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Remote Sens. 2017, 9(11), 1152; doi:10.3390/rs9111152

Use of High-Quality and Common Commercial Mirrors for Scanning Close-Range Surfaces Using 3D Laser Scanners: A Laboratory Experiment

1
Department of Civil Engineering, University of Alicante, 03690 San Vicente del Raspeig, Alicante, Spain
2
Department of Optics, Pharmacology and Anatomy, University of Alicante, 03690 San Vicente del Raspeig, Alicante, Spain
*
Author to whom correspondence should be addressed.
Received: 22 September 2017 / Revised: 3 November 2017 / Accepted: 7 November 2017 / Published: 10 November 2017
(This article belongs to the Special Issue Uncertainty in Remote Sensing Image Analysis)
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Abstract

Three Dimension (3D) laser scanners enable the acquisition of millions of points of a visible object. Terrestrial laser scanners (TLS) are ground-based scanners, and nowadays the available instruments have the ability of rotating their sensor in two axes, capturing almost any point. Since many sensors can only operate in a vertical position, they cannot capture points located beneath themselves. Consequently, these instruments are generally unable to capture data in a vertical descending direction. Moreover, since the device positioning has certain requirements of space and terrain stability, it is possible that specific regions of interest are outside the reach of the laser. A possible solution is to address the laser beam towards the desired direction by means of a mirror. Common mirrors are very cheap; therefore, they are easy to manipulate and to substitute in case they get broken. However, due to their careless fabrication process, it seems reasonable to think that they are unprecise. In contrast, front-end mirrors are more expensive and delicate, and consequently, deflecting angles are more precise. In this research, we designed a laboratory test to analyze the arising noise when standard and high-quality mirrors are used during the TLS scanning process. The results show that the noise introduced when scanning through a standard mirror is higher than that produced when using a high-quality mirror. However, both cases show that this introduced error is lower than the instrumental error. As a result, this study concludes that it is reasonable to use standard mirrors when scanning in similar conditions to this laboratory test. View Full-Text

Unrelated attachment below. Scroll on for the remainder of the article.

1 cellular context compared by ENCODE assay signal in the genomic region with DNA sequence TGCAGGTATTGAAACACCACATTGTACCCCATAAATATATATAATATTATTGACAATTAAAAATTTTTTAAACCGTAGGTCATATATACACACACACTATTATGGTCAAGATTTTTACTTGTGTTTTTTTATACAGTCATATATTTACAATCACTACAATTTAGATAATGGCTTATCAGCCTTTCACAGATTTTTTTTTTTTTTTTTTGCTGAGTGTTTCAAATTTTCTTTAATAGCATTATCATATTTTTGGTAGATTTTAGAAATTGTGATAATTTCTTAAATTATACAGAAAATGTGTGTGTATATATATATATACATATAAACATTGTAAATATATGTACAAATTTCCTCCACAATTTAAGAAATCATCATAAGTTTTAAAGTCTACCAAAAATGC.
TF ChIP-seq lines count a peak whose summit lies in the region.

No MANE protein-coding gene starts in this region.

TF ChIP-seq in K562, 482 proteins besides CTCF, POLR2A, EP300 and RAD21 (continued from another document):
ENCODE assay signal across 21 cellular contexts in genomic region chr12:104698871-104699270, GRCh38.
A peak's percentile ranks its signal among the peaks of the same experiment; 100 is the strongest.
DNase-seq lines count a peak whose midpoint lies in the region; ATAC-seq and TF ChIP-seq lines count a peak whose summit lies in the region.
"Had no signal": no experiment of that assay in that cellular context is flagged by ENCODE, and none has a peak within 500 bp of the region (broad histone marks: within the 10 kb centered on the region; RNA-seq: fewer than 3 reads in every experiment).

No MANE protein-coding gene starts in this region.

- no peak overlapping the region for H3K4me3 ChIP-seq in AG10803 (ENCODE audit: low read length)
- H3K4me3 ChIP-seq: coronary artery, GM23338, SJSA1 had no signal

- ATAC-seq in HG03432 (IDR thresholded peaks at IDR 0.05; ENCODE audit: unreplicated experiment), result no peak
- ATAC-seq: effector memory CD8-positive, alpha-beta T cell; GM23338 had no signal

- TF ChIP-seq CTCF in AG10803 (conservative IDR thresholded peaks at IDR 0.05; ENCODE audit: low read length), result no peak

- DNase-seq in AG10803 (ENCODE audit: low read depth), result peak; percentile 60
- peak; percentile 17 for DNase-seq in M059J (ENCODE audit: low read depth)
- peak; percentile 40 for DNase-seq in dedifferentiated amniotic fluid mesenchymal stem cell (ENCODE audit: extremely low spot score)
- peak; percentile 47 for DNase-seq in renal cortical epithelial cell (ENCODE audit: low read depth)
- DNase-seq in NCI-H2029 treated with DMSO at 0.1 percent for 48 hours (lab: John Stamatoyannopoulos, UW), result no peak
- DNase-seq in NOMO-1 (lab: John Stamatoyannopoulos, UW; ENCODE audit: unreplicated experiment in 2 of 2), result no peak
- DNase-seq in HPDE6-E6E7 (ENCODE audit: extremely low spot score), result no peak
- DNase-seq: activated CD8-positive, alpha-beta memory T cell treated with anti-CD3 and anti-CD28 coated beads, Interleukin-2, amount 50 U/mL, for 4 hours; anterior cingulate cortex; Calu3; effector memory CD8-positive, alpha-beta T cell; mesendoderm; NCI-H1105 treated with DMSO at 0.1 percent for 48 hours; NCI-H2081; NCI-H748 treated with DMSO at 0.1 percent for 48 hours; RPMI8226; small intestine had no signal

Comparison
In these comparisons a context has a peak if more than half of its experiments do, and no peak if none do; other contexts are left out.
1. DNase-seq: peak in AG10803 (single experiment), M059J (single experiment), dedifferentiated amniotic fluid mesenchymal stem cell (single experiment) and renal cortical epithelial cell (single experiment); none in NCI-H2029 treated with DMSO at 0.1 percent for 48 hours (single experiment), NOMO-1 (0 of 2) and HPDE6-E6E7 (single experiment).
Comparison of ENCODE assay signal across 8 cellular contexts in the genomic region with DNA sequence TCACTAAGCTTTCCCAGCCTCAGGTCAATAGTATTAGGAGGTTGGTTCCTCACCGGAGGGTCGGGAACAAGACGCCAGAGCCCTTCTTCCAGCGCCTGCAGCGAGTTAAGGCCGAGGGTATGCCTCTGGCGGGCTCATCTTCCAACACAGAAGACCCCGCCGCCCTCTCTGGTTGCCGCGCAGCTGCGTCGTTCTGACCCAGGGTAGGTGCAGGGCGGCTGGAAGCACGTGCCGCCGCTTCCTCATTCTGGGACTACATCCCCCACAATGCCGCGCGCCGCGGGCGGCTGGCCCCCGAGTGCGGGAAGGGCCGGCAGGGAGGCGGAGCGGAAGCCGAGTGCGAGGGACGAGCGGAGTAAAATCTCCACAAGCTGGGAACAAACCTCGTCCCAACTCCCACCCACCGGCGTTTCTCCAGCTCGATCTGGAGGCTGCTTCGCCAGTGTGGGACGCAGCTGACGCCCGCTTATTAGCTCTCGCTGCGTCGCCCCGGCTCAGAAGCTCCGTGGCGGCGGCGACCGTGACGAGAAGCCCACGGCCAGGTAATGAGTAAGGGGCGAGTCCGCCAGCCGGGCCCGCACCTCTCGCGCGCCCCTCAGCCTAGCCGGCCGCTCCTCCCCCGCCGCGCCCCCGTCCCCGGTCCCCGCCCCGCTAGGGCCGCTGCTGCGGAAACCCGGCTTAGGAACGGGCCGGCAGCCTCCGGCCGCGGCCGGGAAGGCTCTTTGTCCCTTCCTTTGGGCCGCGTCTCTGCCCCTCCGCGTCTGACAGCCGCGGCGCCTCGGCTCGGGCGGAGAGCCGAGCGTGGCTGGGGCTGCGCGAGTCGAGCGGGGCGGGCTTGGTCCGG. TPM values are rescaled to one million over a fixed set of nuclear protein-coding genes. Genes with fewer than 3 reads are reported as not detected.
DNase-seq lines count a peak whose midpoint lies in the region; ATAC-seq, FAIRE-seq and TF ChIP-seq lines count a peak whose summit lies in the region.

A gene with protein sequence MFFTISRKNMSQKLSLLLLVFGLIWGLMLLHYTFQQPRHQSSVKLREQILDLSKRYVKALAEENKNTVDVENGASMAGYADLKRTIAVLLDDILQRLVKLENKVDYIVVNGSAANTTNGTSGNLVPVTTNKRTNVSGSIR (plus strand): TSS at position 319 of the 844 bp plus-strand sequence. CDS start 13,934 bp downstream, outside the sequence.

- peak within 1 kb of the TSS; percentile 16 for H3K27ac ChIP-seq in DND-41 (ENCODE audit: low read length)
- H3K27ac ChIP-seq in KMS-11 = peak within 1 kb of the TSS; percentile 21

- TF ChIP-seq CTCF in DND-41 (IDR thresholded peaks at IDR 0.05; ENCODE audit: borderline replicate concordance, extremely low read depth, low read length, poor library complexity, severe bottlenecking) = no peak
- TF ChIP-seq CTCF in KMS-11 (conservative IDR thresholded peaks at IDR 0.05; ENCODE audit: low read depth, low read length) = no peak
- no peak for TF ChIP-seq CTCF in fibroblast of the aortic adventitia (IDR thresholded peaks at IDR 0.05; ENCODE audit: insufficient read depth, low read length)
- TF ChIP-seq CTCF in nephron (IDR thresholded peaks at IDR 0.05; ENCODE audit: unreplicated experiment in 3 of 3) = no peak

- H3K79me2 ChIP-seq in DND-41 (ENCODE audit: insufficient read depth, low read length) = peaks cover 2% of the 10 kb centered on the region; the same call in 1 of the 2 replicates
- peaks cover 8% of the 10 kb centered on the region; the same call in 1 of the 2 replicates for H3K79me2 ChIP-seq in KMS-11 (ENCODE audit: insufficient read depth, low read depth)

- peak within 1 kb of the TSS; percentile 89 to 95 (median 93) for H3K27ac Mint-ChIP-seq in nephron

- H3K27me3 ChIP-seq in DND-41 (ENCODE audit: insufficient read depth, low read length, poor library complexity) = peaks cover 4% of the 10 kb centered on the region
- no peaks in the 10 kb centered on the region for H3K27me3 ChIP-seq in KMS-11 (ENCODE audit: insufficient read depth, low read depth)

Keywords: TLS; LiDAR; vertical scanning; standard mirror; front-end mirror TLS; LiDAR; vertical scanning; standard mirror; front-end mirror
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This is an open access article distributed under the Creative Commons Attribution License which permits unrestricted use, distribution, and reproduction in any medium, provided the original work is properly cited. (CC BY 4.0).

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Riquelme, A.J.; Ferrer, B.; Mas, D. Use of High-Quality and Common Commercial Mirrors for Scanning Close-Range Surfaces Using 3D Laser Scanners: A Laboratory Experiment. Remote Sens. 2017, 9, 1152.

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